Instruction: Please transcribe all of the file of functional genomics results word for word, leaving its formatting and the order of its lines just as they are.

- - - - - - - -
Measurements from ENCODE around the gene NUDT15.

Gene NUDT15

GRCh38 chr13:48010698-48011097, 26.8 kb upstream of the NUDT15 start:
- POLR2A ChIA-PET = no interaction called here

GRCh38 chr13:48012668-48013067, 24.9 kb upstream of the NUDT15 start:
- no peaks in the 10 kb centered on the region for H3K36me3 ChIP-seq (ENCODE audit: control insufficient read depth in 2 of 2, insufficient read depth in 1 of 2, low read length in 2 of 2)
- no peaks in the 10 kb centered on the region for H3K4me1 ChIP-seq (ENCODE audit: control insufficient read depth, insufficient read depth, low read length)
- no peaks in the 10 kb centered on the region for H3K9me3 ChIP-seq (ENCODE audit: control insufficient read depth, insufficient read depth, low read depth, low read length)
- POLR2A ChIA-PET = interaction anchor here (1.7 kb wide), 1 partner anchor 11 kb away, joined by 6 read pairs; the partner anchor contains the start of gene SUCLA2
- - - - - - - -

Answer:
Measurements from ENCODE around the gene NUDT15.

Gene NUDT15

GRCh38 chr13:48010698-48011097, 26.8 kb upstream of the NUDT15 start:
- POLR2A ChIA-PET = no interaction called here

GRCh38 chr13:48012668-48013067, 24.9 kb upstream of the NUDT15 start:
- no peaks in the 10 kb centered on the region for H3K36me3 ChIP-seq (ENCODE audit: control insufficient read depth in 2 of 2, insufficient read depth in 1 of 2, low read length in 2 of 2)
- no peaks in the 10 kb centered on the region for H3K4me1 ChIP-seq (ENCODE audit: control insufficient read depth, insufficient read depth, low read length)
- no peaks in the 10 kb centered on the region for H3K9me3 ChIP-seq (ENCODE audit: control insufficient read depth, insufficient read depth, low read depth, low read length)
- POLR2A ChIA-PET = interaction anchor here (1.7 kb wide), 1 partner anchor 11 kb away, joined by 6 read pairs; the partner anchor contains the start of gene SUCLA2